Toxic behavior such as hate speech has the ability to affect users online and offline and escalate if not addressed. In this masterclass, Kris McGuffie, Research Director at Spectrum Labs, Kesa White, Program Research Associate at PERIL, and Jamie Cohen, Head of Education at Digital Void shared strategies on how to detect toxic behavior, why it is so difficult to detect this behavior, and strategies to encourage a positive online community.
What is hate speech?
For Internet platforms, hate speech is generally any explicit or suggestive attack against a person or group on the basis of race, religion, ethnic or national origin, sex, disability, sexual orientation or gender identity. Most major platforms roughly adhere to this definition, but due to nuances in policy and challenges of moderation, enforcement can result in disparities.
I Was Just Joking
What appears to be the most harmless, “it’s a joke,” is usually the loudest and will garner a lot of attention. Platforms are dealing with a well-equipped and very smart group of bad actors when it comes to hate speech and radicalization. Early signs may show an Increase of insults with violent discourse that transitions into hate speech or exposure to radicalized content. This includes links to content on external web pages or on other platforms.
Irony memes are memes that prey on relatable memes by undermining the underlying formats and preconditions of their existence. They often emerge to represent a group or shared idea of understanding. One example of this behavior is the OK hand gesture. These memes will be used to push people towards civic action or may be used to troll others on a divisive topic. For platforms, it’s important to check the language as these memes are a good predictor of bad actors through compounding behaviors, user reports, or platform violations over time with the same user.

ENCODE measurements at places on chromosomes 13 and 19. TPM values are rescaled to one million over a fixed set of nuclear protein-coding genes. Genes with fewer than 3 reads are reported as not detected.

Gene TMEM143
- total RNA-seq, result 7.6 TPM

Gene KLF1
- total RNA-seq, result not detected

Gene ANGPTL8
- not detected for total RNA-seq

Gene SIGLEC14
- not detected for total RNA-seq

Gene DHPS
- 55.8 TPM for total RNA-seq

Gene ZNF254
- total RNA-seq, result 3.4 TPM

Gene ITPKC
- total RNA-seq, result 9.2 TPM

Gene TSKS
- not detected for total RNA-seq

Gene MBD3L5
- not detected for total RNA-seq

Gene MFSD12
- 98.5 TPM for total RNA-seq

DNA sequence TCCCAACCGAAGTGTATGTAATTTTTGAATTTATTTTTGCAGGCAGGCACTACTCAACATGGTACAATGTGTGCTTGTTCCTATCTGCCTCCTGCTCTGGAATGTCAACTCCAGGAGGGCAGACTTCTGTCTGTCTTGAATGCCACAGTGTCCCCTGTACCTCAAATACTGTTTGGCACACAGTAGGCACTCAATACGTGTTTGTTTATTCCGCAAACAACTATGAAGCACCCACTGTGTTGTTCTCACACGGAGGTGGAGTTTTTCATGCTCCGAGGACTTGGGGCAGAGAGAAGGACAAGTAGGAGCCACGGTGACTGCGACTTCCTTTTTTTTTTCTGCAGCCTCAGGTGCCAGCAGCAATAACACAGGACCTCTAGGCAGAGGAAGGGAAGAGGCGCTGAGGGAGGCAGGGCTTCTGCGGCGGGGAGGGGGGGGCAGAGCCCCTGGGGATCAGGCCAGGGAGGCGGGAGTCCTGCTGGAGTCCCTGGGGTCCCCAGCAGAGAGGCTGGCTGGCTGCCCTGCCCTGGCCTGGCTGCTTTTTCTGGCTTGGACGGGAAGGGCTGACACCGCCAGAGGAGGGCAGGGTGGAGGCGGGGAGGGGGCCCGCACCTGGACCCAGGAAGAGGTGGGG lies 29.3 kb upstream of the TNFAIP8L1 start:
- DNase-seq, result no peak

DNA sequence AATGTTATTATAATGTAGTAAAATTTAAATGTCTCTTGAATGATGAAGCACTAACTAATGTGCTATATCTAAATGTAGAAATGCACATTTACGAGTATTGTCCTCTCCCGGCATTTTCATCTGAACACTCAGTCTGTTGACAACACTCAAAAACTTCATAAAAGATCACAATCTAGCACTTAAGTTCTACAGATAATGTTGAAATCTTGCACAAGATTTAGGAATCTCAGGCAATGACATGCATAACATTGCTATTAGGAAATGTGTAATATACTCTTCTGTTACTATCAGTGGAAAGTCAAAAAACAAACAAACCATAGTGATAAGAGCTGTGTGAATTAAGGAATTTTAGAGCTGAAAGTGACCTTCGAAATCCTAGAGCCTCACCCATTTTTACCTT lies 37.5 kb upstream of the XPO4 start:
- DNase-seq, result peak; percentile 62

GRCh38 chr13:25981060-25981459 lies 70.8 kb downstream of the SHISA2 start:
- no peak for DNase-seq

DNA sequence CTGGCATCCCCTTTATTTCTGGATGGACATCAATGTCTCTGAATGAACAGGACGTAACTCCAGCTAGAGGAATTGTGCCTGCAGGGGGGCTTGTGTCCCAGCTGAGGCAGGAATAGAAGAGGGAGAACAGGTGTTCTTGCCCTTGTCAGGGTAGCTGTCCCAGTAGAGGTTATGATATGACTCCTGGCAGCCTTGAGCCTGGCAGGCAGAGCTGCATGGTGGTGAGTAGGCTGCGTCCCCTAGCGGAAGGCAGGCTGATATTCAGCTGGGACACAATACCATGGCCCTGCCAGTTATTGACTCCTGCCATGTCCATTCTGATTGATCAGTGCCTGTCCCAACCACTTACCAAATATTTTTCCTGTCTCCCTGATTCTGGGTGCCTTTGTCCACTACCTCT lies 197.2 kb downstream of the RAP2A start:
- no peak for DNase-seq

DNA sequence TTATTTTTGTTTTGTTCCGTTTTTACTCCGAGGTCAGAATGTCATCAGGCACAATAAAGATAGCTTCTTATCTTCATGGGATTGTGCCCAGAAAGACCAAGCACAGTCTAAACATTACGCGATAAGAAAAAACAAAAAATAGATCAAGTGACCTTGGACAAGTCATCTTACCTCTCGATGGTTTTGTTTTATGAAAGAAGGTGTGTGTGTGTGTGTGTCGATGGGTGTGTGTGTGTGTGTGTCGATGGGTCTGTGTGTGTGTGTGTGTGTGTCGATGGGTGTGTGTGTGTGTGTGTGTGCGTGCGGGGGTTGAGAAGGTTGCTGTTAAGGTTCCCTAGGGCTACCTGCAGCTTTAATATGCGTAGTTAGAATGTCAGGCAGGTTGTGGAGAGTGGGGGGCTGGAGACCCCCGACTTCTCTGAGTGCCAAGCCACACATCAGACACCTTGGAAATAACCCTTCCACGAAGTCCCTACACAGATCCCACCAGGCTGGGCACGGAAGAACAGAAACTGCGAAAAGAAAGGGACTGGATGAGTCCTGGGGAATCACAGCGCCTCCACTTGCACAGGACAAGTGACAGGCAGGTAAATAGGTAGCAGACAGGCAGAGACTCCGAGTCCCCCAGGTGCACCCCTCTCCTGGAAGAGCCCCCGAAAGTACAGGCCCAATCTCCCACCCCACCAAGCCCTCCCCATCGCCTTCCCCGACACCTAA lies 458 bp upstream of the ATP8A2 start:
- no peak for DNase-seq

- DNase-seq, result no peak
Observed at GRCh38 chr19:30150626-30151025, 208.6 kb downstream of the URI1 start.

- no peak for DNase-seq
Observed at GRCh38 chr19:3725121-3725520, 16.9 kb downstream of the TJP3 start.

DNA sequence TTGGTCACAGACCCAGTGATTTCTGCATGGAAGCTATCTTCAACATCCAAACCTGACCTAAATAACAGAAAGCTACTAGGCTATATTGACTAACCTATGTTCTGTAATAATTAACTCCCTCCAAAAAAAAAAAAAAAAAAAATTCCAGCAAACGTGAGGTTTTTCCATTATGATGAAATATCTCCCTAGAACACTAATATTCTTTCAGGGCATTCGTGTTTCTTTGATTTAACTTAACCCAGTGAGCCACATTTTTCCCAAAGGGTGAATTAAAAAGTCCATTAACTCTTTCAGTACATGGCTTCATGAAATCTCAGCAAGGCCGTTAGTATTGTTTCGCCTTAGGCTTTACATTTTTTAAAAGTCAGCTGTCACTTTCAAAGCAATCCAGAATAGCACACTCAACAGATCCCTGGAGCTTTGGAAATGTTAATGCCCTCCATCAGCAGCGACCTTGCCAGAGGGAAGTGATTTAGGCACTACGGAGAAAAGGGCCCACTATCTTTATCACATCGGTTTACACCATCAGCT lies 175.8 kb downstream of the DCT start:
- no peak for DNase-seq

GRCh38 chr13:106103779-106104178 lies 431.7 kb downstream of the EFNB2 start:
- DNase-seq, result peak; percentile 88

Platforms are continuing to look at ways to deploy restorative practices to build brighter communities. Below are a few recommendations from our panel on how to support this effort.
Give users more choice in how they respond (thumbs up, heart, etc).
Give users ways to contribute to community-building behaviors.
Know your platform ethics, use those to guide the structural elements that influence human behavior.
Create tangible and efficient ways for people to provide useful information and encourage sharing in the community.
Encourage users to display positive sportsmanship online.
For dating platforms, having a considerate code of conduct.
Platforms can encourage good behavior through community guidelines, platform culture.
Check out Tinder’s community guidelines on Impersonation: relatable, funny, human.
Platforms are here for community, so reward the community behavior when it’s working, or users will go someplace else.
Develop metrics for Joy, which is the opposite of what you are evaluating for toxic behavior. In-app metrics as well as user research can help with this effort.
The biggest thing that platforms need to be aware of is that these online harms can often become offline harms. The more proactive we can be in not only detecting these trends, but having better tools to evaluate the metrics to take action, the brighter our online community will be for our users. In addition, working with experts to stay on top of this toxic behavior is a must. Not everyone needs to be an expert, but knowing who to reach out to and educating your team and company will be a must going forward. Radicalization and hate speech behaviors are playing out globally in multiple languages.
Resources Shared in the Masterclass
Pepe the Frog, one of the first memes studied in conjunction with hate speech and radicalization
Emojipedia - stay up to date with emoji trends and how they are being used
Dangerous Speech Project - excellent research around operationalizing hate speech in different regions and how individuals can use counter speech to de-escalate online hate.
Resources on Moderating Hate Speech